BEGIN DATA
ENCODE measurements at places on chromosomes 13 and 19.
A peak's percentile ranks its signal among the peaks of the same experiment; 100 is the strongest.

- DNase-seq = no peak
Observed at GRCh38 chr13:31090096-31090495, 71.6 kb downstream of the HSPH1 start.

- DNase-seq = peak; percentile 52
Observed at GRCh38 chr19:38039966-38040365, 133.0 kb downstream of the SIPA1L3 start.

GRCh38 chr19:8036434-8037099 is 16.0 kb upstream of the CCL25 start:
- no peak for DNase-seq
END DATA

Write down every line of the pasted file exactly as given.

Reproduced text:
ENCODE measurements at places on chromosomes 13 and 19.
A peak's percentile ranks its signal among the peaks of the same experiment; 100 is the strongest.

- DNase-seq = no peak
Observed at GRCh38 chr13:31090096-31090495, 71.6 kb downstream of the HSPH1 start.

- DNase-seq = peak; percentile 52
Observed at GRCh38 chr19:38039966-38040365, 133.0 kb downstream of the SIPA1L3 start.

GRCh38 chr19:8036434-8037099 is 16.0 kb upstream of the CCL25 start:
- no peak for DNase-seq